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### Dealing with Duplicate Elements

```Date: 05/17/2002 at 09:08:52
From: Laura
Subject: counting techniques - probability

I have a question that requires using factorial notation to
calculate how may different words can be formed in each of the
following cases;

a) BOOK - I know there are 12 words, but how do I write this
with factorial notation?

b) ASSIST - ?

c) SERIES - ?

d) MATHEMATICS - ?

Then I need to develop a general formula to calculate the number of
different "words" that can be formed from an N letter word with
n1, n2, n3, ....nk letters which are the same.

I experimented with a different word lengths, containing 2 of the
same letters, as I thought this may help, e.g.,

EEL - 3 words
WOOL - 12 words
STOOD - 66 words

I tried to find a pattern, but couldn't, so I'm stuck

Any help would be appreciated! Thanks.
```

```
Date: 05/17/2002 at 09:37:41
From: Doctor Mitteldorf
Subject: Re: counting techniques - probability

Dear Laura,

You're doing the right thing, but it may be hard to guess the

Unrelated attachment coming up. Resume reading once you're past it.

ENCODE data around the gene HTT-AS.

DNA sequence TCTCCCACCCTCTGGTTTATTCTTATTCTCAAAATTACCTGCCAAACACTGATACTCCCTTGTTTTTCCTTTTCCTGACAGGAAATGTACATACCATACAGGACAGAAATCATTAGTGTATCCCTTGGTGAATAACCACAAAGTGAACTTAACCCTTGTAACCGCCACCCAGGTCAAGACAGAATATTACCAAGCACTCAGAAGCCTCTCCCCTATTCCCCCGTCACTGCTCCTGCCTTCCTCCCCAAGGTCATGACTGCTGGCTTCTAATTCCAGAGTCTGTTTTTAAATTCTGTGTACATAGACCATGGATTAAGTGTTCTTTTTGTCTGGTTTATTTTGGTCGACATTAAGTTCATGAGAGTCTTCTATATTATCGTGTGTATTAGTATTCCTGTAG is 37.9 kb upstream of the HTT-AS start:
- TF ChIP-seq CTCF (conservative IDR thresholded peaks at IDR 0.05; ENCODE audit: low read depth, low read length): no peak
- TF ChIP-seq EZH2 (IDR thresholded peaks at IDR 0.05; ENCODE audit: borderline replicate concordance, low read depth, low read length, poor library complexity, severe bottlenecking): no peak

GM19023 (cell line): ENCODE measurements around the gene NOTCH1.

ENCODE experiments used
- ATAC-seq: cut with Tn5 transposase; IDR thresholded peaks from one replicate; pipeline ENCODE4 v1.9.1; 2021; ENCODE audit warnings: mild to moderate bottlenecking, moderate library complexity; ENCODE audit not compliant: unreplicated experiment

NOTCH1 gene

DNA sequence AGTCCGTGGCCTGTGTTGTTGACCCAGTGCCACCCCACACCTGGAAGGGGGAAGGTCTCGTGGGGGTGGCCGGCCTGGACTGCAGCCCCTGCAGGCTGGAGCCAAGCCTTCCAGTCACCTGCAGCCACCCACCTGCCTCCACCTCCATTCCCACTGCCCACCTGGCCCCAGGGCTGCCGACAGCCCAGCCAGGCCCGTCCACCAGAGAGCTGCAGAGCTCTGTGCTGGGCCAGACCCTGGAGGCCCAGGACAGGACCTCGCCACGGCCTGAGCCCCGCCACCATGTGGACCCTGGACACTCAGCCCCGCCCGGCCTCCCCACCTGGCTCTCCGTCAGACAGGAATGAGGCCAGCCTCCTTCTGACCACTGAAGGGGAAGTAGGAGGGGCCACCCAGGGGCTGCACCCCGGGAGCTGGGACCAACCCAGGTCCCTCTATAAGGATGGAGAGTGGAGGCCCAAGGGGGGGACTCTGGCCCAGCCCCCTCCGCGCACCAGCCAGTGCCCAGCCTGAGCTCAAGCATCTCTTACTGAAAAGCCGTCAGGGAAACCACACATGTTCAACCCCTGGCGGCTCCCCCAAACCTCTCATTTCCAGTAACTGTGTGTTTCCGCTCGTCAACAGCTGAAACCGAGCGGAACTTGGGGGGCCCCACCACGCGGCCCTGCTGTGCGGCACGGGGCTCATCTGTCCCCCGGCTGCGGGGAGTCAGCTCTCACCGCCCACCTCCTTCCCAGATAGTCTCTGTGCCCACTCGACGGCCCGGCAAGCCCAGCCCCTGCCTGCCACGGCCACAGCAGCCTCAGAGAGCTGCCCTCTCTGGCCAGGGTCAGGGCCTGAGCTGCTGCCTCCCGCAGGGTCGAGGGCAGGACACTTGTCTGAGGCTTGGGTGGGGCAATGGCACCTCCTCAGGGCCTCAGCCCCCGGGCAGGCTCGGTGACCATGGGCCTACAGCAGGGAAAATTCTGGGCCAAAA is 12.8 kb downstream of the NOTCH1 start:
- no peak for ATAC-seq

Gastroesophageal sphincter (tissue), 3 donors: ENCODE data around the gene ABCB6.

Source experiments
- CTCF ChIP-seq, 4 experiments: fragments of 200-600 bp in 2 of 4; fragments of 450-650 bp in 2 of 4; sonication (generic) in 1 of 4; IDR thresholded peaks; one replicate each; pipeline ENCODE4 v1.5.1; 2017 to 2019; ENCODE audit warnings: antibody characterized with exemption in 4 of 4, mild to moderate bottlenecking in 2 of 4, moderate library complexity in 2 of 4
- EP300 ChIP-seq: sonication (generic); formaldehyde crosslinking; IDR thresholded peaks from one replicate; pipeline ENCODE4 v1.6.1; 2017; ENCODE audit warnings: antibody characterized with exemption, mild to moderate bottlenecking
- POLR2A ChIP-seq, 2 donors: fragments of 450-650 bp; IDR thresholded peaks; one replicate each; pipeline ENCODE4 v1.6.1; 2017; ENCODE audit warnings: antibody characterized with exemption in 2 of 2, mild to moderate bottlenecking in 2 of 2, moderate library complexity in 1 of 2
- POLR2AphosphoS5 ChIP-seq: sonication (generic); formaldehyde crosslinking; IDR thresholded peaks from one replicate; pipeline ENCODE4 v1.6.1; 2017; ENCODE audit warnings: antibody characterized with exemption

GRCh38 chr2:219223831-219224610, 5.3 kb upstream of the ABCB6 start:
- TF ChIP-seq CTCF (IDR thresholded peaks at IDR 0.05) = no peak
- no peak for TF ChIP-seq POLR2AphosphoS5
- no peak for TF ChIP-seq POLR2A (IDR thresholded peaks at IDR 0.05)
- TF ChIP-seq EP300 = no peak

pattern.  I won't give away the fun by telling you the answer, but
I'll give you a hint as to how to think about it:  First, count the
number of permuatations assuming all the letters are different.  I
changes if there is a single pair of letters that is the same.  I
think you may already have that answer in mind as well, but it will
help to articulate it and write it down formally.  Next, think what
happens if there are two such pairs, as in the word LETTER.

When you've got that clearly in mind, the next step is to do a
single triple letter, as in the word POPPY.  This may be a signficant
intellectual leap, but once you have it, you'll have the key for
generalizing the result.  Hint: The principle is to think about the
subset of letters that are identical, how many ways they can be
invisibly rearranged among themselves.

- Doctor Mitteldorf, The Math Forum
http://mathforum.org/dr.math/
```
Associated Topics:
High School Basic Algebra
High School Permutations and Combinations
Middle School Algebra

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